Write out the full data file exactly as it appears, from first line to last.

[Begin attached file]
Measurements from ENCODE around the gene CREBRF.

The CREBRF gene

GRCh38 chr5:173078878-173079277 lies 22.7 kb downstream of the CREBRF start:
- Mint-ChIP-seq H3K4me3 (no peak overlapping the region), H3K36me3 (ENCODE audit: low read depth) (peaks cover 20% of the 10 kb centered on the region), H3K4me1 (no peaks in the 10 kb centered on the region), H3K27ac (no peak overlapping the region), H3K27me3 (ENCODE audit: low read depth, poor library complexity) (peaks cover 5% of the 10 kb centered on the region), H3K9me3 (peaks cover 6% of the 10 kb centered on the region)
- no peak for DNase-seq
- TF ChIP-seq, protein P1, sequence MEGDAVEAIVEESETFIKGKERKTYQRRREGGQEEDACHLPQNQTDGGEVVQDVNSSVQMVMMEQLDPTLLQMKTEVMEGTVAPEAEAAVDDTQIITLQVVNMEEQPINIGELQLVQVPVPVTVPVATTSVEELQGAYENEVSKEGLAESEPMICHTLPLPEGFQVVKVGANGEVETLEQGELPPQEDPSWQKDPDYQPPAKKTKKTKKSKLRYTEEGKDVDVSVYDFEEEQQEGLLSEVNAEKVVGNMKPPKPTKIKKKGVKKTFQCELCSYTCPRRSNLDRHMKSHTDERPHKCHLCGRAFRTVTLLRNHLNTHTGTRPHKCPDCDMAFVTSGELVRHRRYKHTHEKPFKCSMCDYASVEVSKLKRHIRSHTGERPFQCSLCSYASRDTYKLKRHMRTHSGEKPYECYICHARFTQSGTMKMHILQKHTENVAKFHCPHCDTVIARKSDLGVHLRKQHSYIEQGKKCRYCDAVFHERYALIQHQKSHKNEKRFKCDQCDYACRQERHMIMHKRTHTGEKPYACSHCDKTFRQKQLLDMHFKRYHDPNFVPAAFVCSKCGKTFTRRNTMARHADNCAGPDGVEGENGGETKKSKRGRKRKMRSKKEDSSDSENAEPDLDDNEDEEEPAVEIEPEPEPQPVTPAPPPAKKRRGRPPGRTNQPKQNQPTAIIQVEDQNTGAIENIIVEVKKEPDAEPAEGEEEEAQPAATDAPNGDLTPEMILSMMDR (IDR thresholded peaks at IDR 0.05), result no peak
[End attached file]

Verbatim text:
Measurements from ENCODE around the gene CREBRF.

The CREBRF gene

GRCh38 chr5:173078878-173079277 lies 22.7 kb downstream of the CREBRF start:
- Mint-ChIP-seq H3K4me3 (no peak overlapping the region), H3K36me3 (ENCODE audit: low read depth) (peaks cover 20% of the 10 kb centered on the region), H3K4me1 (no peaks in the 10 kb centered on the region), H3K27ac (no peak overlapping the region), H3K27me3 (ENCODE audit: low read depth, poor library complexity) (peaks cover 5% of the 10 kb centered on the region), H3K9me3 (peaks cover 6% of the 10 kb centered on the region)
- no peak for DNase-seq
- TF ChIP-seq, protein P1, sequence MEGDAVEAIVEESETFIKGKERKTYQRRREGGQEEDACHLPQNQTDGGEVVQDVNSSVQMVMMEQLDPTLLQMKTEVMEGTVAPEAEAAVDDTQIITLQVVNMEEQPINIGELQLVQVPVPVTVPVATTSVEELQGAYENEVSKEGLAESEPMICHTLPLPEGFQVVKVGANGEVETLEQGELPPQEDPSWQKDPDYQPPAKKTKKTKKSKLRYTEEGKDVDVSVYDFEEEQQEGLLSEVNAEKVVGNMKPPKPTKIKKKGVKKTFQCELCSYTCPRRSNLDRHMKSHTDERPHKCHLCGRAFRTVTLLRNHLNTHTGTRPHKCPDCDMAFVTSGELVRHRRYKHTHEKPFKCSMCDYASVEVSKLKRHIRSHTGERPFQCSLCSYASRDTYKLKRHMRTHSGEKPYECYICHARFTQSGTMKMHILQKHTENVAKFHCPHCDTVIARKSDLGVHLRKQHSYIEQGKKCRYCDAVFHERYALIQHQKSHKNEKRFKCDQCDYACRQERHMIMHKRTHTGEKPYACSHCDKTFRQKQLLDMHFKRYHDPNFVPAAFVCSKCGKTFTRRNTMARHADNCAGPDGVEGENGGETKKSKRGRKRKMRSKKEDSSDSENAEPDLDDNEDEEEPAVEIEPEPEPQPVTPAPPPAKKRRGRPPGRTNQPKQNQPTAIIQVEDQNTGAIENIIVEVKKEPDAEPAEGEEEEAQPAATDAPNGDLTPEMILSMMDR (IDR thresholded peaks at IDR 0.05), result no peak